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Black Grape - Pop Voodoo album review

Electrofunk-rock reprobates grow old disgracefully

Cover art for Black Grape - Pop Voodoo album

Like unruly gatecrashers, Black Grape spiced up the Britpop party by gleefully trampling over polite sensibilities. Twenty years on, and with Shaun Ryder fully rehabilitated as a cuddly reality TV star, their return finds them revisiting former glories.

Uber-producer Youth adds a sleaze-funk swagger to a valedictory Nine Lives, while standouts Losing Sleep and Money Burns could almost be outtakes from the Mondays’ commercial peak Pills ’n’ Thrills And Bellyaches.

Lyrically, Ryder remains in a league of his own. ‘Hillary’s an old bird who fucked up on the computer,’ he muses in Trump-baiting opener Everything You Know Is Wrong, while a brooding final Young And Dumb captures an ageing raver’s dark night of the soul, Ryder sighing: ‘Slow down so you don’t quit.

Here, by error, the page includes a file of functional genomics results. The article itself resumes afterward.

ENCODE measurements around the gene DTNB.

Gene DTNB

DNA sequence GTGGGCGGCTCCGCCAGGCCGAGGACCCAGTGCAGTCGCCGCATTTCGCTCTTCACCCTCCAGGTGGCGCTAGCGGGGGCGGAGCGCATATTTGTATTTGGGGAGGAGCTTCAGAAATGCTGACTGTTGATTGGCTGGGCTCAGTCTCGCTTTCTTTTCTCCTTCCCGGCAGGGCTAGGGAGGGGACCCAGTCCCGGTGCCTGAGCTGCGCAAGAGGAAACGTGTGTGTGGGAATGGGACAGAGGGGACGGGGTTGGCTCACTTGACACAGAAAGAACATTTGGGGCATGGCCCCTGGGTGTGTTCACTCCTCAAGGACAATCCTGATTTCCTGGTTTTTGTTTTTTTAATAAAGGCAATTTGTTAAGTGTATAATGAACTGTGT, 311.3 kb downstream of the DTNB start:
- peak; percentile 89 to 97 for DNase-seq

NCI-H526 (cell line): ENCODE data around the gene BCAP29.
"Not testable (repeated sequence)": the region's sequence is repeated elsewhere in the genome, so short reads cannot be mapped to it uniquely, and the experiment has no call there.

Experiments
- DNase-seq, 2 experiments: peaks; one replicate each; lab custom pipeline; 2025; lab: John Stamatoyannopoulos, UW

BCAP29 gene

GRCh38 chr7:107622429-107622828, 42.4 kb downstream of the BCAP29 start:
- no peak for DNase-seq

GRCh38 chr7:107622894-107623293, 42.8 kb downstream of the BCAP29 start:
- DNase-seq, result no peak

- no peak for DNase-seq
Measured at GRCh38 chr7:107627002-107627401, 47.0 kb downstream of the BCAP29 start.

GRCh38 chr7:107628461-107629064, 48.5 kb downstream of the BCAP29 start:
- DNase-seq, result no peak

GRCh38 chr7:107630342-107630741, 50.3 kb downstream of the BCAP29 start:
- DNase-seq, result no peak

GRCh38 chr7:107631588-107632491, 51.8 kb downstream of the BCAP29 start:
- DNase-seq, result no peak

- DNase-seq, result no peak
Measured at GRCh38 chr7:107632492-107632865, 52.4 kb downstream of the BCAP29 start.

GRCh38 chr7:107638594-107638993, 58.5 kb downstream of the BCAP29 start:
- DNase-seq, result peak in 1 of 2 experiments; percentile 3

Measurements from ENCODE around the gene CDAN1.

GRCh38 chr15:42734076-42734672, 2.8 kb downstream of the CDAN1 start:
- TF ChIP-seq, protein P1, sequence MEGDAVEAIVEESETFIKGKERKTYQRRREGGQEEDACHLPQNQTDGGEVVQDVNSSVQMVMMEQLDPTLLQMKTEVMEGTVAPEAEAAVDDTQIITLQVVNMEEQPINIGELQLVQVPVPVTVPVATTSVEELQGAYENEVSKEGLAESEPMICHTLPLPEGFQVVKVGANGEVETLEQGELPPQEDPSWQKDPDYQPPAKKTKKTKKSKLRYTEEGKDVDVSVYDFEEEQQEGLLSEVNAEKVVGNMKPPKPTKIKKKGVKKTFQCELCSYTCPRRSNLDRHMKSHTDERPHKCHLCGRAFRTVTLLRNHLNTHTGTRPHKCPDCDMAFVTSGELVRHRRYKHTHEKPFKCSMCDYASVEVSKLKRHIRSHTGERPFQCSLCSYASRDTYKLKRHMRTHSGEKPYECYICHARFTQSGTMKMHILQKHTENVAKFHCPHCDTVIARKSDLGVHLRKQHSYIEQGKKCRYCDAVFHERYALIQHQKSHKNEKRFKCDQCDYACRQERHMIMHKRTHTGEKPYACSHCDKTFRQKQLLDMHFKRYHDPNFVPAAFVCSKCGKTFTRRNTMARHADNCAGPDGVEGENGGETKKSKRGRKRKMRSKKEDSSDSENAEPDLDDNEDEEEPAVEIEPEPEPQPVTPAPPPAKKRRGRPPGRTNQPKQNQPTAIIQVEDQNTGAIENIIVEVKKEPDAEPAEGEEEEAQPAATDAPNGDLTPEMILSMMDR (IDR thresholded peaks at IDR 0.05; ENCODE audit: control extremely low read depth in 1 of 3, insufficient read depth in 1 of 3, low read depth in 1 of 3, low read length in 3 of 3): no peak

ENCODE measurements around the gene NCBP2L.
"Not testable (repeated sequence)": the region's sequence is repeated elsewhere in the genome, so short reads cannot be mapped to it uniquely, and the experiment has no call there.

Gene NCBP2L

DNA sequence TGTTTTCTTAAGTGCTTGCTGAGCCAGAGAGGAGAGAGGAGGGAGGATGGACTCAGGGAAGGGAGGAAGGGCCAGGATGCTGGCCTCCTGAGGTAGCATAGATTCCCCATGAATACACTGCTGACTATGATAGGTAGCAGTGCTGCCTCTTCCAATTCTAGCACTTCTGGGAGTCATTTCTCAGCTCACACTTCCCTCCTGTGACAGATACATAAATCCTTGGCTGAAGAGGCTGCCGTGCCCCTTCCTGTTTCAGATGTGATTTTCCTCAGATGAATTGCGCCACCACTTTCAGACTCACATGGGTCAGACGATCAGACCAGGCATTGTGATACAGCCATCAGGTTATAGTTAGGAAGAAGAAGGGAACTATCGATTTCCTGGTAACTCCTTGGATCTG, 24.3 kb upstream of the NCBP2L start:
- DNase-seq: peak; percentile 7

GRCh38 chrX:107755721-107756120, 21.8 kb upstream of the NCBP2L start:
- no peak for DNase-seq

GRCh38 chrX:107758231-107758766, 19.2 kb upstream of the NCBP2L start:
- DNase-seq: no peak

The slapdash feel – the album was written and recorded in a month – backfires only when they go off-piste, notably on the brass-laden skank of the title track.

Considering their, erm, lifestyle choices, it’s a miracle Ryder and partner in crime Kermit are both still here, and their incorrigible appeal is summed up by the debauched String Theory, which contains the immortal line: ‘You put your joint out on my cock.’

Hey, we’ve all been there.

Paul Moody is a writer whose work has appeared in the Classic Rock, NME, Time Out, Uncut, Arena and the Guardian. He is the co-author of The Search for the Perfect Pub and The Rough Pub Guide.